The landlord-tenant relationship is often one of the most strained. For landlords, according to one of our previous posts, our expert, Diane St. Laurent, explained that this incompatibility often extends from the expectations and rules of the rental. For tenants (especially student tenants), this incompatibility may extend from poor communication and misunderstandings with landlords. This is why we’ve put together some tips to help both landlords and student tenants improve the renting process and improve this typically strained relationship.
Take a mentor role with your student tenants. According to St. Laurent, one of the most important things landlords can do is to take on a mentor role with students by “treating them as adults and [holding] them accountable for their decisions.” She explains that this is one of responsibilities landlords assume with renting to students, as this is the time that they will be assimilating to their independence and adjusting to all new responsibilities. By helping students through this process, it will not only help the landlord to feel that their tenants are making good decisions, but student tenants will feel more comfortable in maintaining their responsibilities.
Keep open and honest communication with tenants. According to St. Laurent, landlords are also accountable for building lines of communication with their tenants. In this way, student tenants will feel like their ideas, questions, and concerns are being heard, and landlords will feel that problems are more easily and swiftly resolved.
Be professional. According to St. Laurent, rentals should be managed like a business. This means that landlords should feel a sense of a responsibility of responding to problems and concerns of tenants to not only to keep tenants happy, but also to ensure that the property is well taken care of.
For Student Tenants
Pay your rent on time. One of the biggest problems landlords and tenants can have is late rent payments. This is not only a problem that will most likely create others, but it can also further exacerbate any existing issues within the relationship. Therefore, it is important for tenants to budget for and send their rent payments so that they arrive on time.
Follow the terms of your lease. As St. Laurent mentioned, one of the greatest problems can be incompatibility with landlords and tenants over the expectations and rules for the house. It is best to read your lease in full before signing, and address any concerns you may have with the terms at that time. Going forward, you should also keep a copy of your lease handy so that you can refer to it later, if needed. This will not only enhance the clarity of your lease, but it may also allow you to negotiate the terms of your lease.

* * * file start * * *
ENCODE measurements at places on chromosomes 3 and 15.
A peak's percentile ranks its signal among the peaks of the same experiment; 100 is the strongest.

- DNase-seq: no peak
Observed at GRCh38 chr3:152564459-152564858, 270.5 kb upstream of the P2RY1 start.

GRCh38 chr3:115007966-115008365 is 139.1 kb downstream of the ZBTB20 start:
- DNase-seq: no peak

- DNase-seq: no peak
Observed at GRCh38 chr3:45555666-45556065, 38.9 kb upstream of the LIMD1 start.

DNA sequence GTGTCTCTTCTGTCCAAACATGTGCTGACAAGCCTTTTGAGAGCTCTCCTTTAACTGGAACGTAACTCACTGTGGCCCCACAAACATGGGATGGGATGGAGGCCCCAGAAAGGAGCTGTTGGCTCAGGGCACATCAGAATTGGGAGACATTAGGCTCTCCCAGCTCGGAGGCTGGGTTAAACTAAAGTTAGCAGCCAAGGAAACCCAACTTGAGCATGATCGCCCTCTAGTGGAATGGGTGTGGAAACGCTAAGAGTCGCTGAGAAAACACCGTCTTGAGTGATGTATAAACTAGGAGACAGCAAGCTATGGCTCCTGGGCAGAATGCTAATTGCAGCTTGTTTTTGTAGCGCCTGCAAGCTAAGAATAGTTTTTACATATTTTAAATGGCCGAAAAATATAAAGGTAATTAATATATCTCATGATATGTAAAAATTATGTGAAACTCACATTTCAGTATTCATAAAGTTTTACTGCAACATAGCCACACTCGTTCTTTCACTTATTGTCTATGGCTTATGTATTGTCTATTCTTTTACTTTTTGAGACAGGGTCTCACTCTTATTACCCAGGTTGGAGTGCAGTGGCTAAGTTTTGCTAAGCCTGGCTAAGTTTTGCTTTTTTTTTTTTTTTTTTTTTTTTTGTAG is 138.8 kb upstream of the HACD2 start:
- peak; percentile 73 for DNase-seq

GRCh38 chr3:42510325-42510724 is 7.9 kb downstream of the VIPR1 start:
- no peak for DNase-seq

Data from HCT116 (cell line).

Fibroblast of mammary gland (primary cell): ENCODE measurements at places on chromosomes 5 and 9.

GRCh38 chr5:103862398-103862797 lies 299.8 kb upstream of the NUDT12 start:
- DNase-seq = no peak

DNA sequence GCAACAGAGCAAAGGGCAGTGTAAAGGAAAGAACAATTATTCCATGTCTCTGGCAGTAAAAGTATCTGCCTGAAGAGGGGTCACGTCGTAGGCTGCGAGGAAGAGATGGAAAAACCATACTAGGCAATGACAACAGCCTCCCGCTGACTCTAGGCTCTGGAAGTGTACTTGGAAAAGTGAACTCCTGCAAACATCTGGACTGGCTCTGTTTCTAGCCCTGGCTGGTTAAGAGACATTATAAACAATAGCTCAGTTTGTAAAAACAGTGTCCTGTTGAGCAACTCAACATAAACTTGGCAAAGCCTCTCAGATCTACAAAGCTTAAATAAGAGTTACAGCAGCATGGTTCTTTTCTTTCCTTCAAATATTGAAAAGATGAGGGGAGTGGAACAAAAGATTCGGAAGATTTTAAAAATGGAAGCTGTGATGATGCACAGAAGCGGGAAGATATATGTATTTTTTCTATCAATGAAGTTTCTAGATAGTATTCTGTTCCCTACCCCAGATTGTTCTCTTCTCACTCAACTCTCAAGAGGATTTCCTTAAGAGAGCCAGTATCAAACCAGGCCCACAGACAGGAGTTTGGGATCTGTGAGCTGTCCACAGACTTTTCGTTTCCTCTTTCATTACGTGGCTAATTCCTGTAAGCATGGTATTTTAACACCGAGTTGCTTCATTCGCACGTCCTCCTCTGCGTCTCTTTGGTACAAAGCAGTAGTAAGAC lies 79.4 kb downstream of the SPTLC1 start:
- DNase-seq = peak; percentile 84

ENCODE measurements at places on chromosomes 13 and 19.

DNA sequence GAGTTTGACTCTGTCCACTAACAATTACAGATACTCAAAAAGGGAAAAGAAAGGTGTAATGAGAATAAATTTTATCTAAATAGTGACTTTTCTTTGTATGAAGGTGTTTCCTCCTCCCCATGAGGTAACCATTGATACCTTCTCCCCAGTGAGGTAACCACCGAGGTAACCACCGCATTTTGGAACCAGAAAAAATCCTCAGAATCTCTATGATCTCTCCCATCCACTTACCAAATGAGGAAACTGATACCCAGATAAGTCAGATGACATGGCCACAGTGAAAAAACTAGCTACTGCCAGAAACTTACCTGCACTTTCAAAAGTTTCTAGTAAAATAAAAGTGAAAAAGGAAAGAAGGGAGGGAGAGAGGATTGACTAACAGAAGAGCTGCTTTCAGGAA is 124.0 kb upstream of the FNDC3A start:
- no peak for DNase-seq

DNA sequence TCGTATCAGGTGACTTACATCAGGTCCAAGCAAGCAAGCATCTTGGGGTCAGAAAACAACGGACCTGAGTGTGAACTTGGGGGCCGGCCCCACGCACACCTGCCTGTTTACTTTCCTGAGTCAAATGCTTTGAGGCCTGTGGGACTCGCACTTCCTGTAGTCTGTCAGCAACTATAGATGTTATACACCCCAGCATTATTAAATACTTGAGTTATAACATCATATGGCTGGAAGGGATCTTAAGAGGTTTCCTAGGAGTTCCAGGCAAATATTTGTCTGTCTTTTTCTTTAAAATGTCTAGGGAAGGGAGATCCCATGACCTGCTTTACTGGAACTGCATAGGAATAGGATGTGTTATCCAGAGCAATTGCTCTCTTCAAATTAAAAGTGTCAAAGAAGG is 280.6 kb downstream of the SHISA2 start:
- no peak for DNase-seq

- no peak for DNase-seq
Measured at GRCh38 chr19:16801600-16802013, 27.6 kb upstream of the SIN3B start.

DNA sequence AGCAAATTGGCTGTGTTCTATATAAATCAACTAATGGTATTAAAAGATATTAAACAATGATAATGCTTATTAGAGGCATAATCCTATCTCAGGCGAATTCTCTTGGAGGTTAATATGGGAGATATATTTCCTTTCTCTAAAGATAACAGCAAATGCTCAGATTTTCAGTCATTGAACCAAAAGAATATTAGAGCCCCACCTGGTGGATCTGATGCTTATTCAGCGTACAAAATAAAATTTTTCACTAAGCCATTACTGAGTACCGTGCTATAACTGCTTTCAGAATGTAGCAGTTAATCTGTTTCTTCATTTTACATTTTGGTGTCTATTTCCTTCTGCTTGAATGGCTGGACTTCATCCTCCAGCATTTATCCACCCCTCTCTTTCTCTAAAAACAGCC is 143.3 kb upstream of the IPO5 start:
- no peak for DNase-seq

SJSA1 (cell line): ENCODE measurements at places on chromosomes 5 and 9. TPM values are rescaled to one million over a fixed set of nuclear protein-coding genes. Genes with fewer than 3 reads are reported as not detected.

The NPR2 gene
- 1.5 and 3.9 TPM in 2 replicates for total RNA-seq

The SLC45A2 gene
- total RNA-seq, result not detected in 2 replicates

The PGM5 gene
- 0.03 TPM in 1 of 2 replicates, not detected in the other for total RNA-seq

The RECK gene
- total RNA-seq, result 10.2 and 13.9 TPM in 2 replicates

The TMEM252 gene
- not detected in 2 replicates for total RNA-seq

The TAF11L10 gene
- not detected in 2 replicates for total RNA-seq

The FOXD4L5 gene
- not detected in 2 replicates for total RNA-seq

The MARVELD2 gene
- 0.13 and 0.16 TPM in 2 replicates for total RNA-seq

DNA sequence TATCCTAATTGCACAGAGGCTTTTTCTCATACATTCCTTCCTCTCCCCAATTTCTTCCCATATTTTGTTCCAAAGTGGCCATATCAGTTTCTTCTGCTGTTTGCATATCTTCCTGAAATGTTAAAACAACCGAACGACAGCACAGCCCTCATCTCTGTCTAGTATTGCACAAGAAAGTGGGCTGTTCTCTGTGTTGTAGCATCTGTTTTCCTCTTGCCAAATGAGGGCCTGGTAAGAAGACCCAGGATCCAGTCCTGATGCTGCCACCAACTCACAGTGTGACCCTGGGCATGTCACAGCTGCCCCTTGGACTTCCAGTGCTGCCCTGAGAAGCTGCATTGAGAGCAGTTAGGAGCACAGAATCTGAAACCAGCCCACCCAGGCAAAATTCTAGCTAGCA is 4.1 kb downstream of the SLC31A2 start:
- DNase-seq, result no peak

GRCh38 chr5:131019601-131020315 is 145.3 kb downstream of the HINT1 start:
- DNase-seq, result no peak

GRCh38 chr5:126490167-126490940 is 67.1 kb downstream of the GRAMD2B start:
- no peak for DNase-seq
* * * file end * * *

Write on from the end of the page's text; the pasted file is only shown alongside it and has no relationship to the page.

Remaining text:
Take care of your rental. This is not only your home, but it is also someone else’s property. Be sure to take good care of the property and to be mindful of the “wear and tear” that you inflict on a property. This will not only keep the property nice for you, but it will also help you keep your landlord happy and ensure that you get your entire damage deposit back.
Get to know your neighbors. Surprisingly enough, grouchy neighbors can be one of the biggest sore points between you and your landlord. This is because your neighbors will often report your “bad behavior” to your landlord. As we mentioned in our previous post on this topic, it is important to get to know your neighbors to avoid unnecessary conflicts and frustration with both them and your landlord.
Keep open and honest communication with your landlord. We advise this for both landlords and tenants. It is important that tenants let their landlords know when they have problems, when they need repairs, and especially when there has been damage to the property. While telling your landlord you’ve damaged something on the property may be difficult, it will be better to tell them right away. This will help to ensure that you maintain trust and honesty with your landlord.
However, you should also be mindful to be reasonable in your requests when you need something done. Avoid calling your landlord over when a light bulb needs to be changed. The things that you can do yourself are most likely the things you shouldn’t bother your landlord for. It’s the things you can’t do and don’t feel comfortable doing; these are the things you should be contacting your landlord for.
Overall, while landlord-tenant relationships are often strained, there are certainly things that both parties can do to improve their relationship. All it really takes is honesty, professionalism, open communication, and a sense of responsibility to ensure that the rental process goes smoothly.